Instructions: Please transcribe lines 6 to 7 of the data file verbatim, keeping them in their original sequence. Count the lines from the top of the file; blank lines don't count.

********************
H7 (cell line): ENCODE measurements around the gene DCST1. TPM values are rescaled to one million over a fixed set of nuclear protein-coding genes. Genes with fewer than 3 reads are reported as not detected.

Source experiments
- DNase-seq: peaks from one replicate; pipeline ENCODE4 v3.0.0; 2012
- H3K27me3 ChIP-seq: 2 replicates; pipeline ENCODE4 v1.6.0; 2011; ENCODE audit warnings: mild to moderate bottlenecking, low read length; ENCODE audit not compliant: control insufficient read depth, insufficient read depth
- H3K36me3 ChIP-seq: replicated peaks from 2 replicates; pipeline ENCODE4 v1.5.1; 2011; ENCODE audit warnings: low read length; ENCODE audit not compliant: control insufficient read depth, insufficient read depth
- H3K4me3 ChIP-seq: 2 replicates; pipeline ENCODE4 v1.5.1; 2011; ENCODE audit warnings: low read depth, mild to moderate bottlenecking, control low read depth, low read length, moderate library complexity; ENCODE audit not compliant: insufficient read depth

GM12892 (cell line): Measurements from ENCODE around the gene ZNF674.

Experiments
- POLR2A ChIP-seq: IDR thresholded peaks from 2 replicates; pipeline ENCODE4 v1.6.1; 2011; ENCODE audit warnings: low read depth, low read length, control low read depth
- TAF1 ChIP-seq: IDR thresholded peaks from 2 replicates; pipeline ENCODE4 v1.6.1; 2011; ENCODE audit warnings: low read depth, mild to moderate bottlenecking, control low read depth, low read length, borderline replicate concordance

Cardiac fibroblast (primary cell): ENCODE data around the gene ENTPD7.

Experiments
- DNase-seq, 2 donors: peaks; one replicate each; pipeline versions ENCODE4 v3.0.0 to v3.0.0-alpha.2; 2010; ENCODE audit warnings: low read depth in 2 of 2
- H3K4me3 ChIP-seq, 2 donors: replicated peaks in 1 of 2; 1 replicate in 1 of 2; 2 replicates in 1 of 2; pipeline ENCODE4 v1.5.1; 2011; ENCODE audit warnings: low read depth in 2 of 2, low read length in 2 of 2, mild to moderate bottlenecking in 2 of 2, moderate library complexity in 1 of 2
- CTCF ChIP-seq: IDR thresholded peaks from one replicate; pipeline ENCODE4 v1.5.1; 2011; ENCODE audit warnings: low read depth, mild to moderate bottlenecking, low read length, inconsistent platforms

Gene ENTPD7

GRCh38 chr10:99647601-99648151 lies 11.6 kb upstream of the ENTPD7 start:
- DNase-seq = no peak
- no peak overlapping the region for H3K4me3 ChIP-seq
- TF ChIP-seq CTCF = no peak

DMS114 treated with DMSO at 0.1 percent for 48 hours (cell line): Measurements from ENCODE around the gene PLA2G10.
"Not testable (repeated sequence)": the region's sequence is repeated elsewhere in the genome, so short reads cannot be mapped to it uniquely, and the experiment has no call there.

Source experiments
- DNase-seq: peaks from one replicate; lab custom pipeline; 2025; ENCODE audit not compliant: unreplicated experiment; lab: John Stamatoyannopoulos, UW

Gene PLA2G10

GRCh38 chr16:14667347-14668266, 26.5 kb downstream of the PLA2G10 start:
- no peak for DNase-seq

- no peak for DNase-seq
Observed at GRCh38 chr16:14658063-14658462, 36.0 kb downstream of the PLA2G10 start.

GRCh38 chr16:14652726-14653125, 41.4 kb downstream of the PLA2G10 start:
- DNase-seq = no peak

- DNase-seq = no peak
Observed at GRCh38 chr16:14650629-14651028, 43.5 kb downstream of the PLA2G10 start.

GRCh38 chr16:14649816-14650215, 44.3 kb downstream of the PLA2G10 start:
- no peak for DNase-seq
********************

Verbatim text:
- H3K4me3 ChIP-seq: 2 replicates; pipeline ENCODE4 v1.5.1; 2011; ENCODE audit warnings: low read depth, mild to moderate bottlenecking, control low read depth, low read length, moderate library complexity; ENCODE audit not compliant: insufficient read depth

GM12892 (cell line): Measurements from ENCODE around the gene ZNF674.